Increasing access to the power of parks

Public Schools as Public Land

Children benefit from parks in so many ways – it is our responsibility to ensure that all children have fair and equitable access to a quality park.

Imagine you’re a kid living in an apartment building in an area of town without access to a park. Where can you go outside to play that’s safe? “If the answer is ‘nowhere,’” says Park Pride’s Executive Director, Michael Halicki, “chances are you’ll just stay inside and play video games. We must do better for these kids, and thinking creatively about our public land is the answer.”

According to The Trust for Public Land’s 2019 ParkScore index (an evaluation of park access and quality in the 100 largest U.S. cities), 29 percent of Atlantans do not live within walking distance of a public park or greenspace. Nearly one-third of Atlanta’s kids, adults, and seniors therefore, do not have access to the health benefits of parks close to where they live.

Park Pride believes that everyone deserves to live within walking distance of a great park. That is why we’ve partnered with The Trust for Public Land, the Urban Land Institute, Atlanta’s Department of Parks & Recreation, and Atlanta Public Schools to think creatively about multiple uses for public lands with the Atlanta Community Schoolyards initiative.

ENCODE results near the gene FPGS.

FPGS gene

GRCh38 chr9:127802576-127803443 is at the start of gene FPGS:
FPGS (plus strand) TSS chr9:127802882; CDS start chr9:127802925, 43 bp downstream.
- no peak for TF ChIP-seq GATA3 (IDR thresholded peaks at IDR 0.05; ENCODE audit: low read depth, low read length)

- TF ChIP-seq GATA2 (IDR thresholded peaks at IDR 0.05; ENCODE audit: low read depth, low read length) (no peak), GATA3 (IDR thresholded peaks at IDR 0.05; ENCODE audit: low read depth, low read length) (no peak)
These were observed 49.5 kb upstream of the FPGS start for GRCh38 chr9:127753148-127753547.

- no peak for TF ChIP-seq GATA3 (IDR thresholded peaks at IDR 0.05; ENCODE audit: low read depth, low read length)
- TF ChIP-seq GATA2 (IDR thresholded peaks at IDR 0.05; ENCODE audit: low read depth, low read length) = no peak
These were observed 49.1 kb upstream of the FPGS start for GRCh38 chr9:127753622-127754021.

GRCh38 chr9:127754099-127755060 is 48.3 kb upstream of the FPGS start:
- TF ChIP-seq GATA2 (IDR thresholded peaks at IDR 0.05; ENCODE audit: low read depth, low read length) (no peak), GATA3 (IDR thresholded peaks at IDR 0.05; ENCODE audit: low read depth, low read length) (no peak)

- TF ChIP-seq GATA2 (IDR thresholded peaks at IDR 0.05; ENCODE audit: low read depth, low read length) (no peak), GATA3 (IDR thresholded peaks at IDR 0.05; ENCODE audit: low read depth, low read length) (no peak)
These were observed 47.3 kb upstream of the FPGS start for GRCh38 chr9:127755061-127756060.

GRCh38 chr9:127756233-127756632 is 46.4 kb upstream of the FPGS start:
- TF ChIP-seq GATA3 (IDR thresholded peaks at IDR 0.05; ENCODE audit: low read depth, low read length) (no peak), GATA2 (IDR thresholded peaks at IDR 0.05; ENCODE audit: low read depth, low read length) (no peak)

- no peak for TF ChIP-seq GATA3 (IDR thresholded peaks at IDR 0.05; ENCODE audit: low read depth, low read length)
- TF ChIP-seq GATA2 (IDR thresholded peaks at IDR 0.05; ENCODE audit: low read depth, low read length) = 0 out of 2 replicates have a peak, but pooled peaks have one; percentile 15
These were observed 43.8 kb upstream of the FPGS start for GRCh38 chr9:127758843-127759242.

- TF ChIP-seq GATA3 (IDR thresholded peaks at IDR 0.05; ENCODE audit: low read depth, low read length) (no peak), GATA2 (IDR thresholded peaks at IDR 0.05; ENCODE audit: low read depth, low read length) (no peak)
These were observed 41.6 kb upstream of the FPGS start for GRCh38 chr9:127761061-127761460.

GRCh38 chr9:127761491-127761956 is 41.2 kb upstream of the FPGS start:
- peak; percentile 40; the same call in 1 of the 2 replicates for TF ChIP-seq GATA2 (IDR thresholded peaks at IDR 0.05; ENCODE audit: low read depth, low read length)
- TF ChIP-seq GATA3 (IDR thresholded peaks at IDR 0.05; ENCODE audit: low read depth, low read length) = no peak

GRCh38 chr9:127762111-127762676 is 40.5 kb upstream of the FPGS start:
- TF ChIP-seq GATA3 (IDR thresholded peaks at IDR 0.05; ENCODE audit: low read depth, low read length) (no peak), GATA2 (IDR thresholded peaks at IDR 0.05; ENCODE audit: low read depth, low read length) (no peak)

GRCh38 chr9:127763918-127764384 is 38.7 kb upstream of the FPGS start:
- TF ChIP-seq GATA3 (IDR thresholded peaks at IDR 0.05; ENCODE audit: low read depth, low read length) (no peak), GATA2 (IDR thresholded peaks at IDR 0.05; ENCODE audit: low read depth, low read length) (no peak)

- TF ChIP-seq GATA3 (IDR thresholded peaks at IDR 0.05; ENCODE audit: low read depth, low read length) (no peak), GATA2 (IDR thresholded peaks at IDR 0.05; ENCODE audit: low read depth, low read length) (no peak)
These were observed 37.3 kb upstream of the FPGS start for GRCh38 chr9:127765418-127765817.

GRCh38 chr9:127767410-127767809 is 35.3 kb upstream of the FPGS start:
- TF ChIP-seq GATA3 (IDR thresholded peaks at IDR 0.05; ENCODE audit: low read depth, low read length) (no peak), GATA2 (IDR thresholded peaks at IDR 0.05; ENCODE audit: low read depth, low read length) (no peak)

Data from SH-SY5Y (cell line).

Atlanta Community Schoolyards Initiative

Schoolyards like the one pictured could soon be open for public enjoyment outside of school hours.

The Atlanta Community Schoolyards initiative will increase access to public land and park-like spaces by opening schoolyards for public enjoyment outside of school hours. Three schools in the City of Atlanta will be chosen to participate in the pilot program, giving families who live in “park deserts” safe outdoor recreation space close to home.

Each school will receive about $100,000 of capital improvements to update the schoolyards to meet the communities’ needs. With the support of a generous grant from The Trust for Public Land, Park Pride will lead visioning efforts within the neighborhoods to determine what investments can be made to the schoolyards to create vibrant public spaces (new benches, shade structures, water fountains, or community gardens, for example).

The schoolyard visioning meetings will kick-off this fall, and by the end of 2020, three Atlanta communities in need of access to parks will enjoy open schoolyards and the enhanced recreational opportunities that they’ll offer!


The schools chosen to be part of the pilot program will be announced later this year at

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